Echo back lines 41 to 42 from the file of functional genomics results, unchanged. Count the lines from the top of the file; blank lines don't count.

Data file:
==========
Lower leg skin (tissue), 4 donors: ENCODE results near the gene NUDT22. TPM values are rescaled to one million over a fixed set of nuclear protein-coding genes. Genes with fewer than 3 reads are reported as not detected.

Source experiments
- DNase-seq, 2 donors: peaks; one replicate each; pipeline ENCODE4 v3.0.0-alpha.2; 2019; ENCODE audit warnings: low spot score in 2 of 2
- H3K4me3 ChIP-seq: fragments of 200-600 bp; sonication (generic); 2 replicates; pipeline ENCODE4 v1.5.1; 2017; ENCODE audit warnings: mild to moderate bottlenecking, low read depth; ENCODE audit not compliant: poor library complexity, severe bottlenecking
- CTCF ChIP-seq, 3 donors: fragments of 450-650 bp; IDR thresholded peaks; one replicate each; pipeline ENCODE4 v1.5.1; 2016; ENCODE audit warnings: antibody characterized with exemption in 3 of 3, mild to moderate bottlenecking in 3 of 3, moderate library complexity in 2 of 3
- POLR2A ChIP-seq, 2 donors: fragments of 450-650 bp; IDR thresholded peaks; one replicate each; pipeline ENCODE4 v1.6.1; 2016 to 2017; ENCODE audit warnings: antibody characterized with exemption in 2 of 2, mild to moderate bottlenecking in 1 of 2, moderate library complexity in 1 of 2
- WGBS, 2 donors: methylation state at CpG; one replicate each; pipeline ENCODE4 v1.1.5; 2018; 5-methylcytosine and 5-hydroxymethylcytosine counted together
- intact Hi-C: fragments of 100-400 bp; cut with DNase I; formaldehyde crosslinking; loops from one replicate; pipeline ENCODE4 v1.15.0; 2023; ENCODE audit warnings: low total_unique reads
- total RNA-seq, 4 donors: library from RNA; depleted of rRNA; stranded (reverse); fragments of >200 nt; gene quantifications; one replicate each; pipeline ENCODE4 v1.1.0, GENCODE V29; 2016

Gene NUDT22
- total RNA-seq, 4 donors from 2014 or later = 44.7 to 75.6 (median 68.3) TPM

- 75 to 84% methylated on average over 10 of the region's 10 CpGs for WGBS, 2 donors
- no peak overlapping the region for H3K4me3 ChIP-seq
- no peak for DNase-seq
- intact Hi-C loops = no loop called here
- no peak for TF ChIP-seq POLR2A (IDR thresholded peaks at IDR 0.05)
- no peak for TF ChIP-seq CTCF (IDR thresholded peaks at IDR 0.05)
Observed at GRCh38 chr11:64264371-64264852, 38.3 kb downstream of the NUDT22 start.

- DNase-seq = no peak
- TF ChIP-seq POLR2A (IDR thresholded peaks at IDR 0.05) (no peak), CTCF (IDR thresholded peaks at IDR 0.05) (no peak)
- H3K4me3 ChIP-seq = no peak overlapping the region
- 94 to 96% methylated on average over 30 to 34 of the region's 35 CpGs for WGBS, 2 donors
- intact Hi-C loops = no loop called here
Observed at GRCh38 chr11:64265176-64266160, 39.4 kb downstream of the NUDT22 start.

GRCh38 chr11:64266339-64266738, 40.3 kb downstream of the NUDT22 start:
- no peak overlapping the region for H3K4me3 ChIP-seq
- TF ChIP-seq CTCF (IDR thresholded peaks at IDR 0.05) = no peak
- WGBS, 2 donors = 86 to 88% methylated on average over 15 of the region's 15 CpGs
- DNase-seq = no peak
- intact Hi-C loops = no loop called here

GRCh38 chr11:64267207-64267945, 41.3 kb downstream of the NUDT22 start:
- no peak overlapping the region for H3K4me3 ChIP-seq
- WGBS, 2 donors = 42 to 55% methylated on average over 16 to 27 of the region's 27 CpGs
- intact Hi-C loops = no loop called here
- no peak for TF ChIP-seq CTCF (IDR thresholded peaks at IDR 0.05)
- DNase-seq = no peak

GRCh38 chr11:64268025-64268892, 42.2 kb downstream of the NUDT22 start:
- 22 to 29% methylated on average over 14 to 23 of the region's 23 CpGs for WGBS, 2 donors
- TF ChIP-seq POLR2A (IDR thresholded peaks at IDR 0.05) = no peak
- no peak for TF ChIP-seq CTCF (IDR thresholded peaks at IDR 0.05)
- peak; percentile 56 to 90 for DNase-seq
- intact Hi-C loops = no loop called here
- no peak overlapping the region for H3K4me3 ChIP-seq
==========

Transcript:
- peak; percentile 56 to 90 for DNase-seq
- intact Hi-C loops = no loop called here